5 Questions With: Jim Cox, Licensed Drone Operator

Williamson Source 5 Questions

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Jim Cox

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NyBuilding 10, LLC operates the first Tennessee FAA waivered commercial drone company for the purpose of photography, videography and cinematography.  We took some time to talk to the founder of the newly based Franklin, TN company, Jim Cox, to talk about drones, new FAA regulations and the importance of being informed in a newly growing industry.

“The thing that amazes me is that you have people openly touting that they are commercial operators and they believe the FAA is only going to slap their wrists if they get caught. The FAA knows this and has been stepping up its policing efforts.”–Jim Cox, Owner and founder of Building 10,LLC


Who can or can’t fly a drone?
In short, anyone can fly a drone for recreational purposes provided of course, they follow the regulations the FAA has established. The important word here is recreational. If someone wishes to fly a drone for commercial or governmental purposes, then the rules are very different and require petitioning the FAA to do so.


How does the FAA define “hobby” and “commercial” use?
There is a really great website entitled “Know Before You Fly”  that does a nice job of describing the difference between them in layman’s terms. The bottom line is that if it involves money, directly or indirectly, then it’s considered a commercial endeavor. I would urge anyone who flies a drone to take a look at the website. It was developed to help drone users understand all their responsibilities and limitations in helping to keep the nation’s air space safe.


What are the possible consequences of failure to follow FAA regs?
Recreational flyers are still required to follow the laws surrounding the national air space. For example, you can’t fly any drone more than 400 feet above the ground and you must be 5 miles away from an airport. These are federal laws and the penalties described in them usually include fines and or imprisonment. Flying commercially in violation of the law is going to net you much bigger penalties. The thing that amazes me is that you have people openly touting that they are commercial operators and they believe the FAA is only going to slap their wrists if they get caught. The FAA knows this and has been stepping up its policing efforts. As more companies get a legitimate FAA waiver, those operators will not tolerate losing market share to an illegal competitor. In fact, that has already happened in South Carolina where a legal operator, who was doing aerial real estate photography, turned in 11 illegal companies, who were competing with him, to the FAA.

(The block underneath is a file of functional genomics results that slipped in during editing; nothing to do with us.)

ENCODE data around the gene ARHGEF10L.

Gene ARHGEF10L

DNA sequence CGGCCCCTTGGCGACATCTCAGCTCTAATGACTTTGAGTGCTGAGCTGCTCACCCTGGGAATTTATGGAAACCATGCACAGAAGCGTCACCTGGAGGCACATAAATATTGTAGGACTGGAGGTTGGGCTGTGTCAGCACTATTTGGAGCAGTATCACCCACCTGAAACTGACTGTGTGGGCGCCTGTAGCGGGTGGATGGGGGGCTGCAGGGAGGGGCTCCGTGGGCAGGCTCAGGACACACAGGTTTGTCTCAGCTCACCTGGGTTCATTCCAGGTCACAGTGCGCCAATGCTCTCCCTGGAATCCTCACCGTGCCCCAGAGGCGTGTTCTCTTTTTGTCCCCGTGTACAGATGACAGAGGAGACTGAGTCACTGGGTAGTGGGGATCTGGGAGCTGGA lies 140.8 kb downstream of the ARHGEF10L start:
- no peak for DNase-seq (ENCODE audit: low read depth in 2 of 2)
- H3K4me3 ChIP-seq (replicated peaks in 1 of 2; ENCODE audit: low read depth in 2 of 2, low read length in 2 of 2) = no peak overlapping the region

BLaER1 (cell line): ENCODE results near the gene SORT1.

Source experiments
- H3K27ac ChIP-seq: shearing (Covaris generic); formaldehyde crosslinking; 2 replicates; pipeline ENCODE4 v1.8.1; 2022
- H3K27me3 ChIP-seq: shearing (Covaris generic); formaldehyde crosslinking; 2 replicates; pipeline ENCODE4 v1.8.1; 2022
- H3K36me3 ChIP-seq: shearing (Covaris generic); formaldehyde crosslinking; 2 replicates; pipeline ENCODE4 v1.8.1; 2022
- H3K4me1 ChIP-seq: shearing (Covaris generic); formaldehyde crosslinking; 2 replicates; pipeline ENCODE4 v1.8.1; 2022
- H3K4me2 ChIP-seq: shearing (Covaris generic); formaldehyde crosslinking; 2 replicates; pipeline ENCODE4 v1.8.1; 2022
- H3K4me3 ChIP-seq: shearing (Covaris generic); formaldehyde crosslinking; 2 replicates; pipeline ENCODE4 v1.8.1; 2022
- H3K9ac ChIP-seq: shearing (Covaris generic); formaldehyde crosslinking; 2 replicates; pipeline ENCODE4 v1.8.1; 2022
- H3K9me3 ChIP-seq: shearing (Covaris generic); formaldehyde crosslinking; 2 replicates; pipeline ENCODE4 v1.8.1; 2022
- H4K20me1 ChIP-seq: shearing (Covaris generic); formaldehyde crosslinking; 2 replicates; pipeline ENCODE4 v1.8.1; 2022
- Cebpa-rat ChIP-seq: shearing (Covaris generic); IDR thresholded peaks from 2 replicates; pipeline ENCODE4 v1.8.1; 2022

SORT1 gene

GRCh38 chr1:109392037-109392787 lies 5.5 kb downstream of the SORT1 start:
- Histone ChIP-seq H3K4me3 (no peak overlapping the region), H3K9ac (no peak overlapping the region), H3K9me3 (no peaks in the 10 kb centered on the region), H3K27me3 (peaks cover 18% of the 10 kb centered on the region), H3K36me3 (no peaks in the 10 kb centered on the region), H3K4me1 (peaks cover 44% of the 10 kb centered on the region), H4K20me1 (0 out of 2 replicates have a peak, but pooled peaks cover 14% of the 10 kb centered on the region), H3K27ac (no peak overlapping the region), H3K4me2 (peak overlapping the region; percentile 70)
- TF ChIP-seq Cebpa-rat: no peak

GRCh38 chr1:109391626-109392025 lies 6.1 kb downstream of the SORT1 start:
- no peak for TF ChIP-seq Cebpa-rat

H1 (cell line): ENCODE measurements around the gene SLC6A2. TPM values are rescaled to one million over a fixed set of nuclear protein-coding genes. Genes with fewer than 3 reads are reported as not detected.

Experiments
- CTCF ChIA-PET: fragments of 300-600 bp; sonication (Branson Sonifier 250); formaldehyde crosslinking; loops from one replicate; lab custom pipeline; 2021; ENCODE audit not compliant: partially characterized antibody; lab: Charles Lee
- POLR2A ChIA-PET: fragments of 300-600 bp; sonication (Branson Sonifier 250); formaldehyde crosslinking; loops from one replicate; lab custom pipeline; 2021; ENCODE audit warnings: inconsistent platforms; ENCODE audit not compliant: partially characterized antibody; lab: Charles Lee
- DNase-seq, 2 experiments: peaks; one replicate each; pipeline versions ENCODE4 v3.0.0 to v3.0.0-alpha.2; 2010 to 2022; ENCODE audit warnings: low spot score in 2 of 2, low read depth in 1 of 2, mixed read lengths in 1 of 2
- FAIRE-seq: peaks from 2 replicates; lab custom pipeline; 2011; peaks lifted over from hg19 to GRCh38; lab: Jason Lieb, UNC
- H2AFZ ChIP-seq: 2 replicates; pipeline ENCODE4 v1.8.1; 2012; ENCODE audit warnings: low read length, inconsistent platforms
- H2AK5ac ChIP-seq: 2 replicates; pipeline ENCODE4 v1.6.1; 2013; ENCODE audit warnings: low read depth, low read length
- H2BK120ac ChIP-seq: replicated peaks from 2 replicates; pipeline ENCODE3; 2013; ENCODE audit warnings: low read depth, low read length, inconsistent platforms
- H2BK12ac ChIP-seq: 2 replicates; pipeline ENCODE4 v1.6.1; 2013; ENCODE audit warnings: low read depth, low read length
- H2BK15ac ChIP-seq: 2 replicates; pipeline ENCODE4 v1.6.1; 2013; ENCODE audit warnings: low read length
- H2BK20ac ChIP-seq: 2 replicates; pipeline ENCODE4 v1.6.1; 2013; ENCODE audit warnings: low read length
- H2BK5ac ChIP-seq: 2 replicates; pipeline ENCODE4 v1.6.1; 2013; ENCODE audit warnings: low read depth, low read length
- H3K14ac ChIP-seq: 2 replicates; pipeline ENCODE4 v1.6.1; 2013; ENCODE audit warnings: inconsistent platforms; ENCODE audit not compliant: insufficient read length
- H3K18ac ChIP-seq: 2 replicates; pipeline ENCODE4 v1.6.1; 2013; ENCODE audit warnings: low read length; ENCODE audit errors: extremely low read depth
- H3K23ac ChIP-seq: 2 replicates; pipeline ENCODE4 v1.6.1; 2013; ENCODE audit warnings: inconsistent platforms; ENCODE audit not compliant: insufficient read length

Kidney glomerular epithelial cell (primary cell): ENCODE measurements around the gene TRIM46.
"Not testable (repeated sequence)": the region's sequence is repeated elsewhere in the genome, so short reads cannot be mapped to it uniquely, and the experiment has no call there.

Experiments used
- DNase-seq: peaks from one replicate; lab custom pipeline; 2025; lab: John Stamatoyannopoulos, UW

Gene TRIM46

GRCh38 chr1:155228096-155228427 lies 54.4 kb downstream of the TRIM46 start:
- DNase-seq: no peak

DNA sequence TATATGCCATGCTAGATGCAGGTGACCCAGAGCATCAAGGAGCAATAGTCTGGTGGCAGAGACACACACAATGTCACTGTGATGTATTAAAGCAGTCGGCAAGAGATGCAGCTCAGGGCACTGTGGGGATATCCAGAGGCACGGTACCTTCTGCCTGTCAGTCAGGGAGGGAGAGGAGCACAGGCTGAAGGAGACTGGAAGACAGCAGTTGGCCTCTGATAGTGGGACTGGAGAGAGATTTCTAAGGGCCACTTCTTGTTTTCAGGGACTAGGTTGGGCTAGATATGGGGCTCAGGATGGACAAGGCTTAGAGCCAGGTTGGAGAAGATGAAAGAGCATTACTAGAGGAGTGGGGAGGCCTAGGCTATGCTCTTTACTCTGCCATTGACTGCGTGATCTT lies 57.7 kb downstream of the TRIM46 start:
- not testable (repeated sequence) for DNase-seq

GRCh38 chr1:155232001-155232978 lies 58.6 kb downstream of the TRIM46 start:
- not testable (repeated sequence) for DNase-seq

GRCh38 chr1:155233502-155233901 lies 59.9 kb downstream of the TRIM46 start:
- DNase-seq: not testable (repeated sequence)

Why is it important that someone needing drone capabilities hire someone of your qualifications v. joe schmo who has a drone?
Very simply, it’s the law. Unless “Joe” has a Part 333 waiver from the FAA as we do, then he’s violating the law. Further, all of the FAA waivers to date have required the drone operator to be a licensed airplane or helicopter pilot. In fact, that would be the first question I asked of anyone I considered hiring. Also, the organization that hires a drone operator is taking a huge liability risk. Every insurance policy has a clause that states that they do not pay if you’re doing anything illegal. So, hiring someone who is not flying legally could leave you holding the bag if an accident or injury occurred. We are the first private company in Tennessee to hold an FAA waiver for what we do. Despite the large cost in time and money, we went down the path of obtaining a waiver first because we knew it needed to be done. Anything less would put our future customers at risk.


Define the classifications of drones..i.e. when does a drone type device go from being a toy, to a “hobby” to regulated, or is there a defining ceiling?
The term ‘drone’ has been something that the press uses to describe anything that flies remotely and this has led to a lot of confusion. The actual dividing line is a small unmanned aircraft must weigh less than 55 pounds to be flown in the airspace below 400 feet. There is no differentiation between the terms toy and hobby. So, even something considered by someone to be a ‘toy’ must still observe the regulations surrounding flight in the national air space. By the way, many drone users think that the space below 400 feet is not regulated which is entirely incorrect. The FAA has responsibility for everything from the ground up.

If you would like more information or are looking for a FAA licensed drone operator contact Building 10,LLC at:

1112 Settlers Ct., Franklin, TN 37064

James Cox, [email protected]


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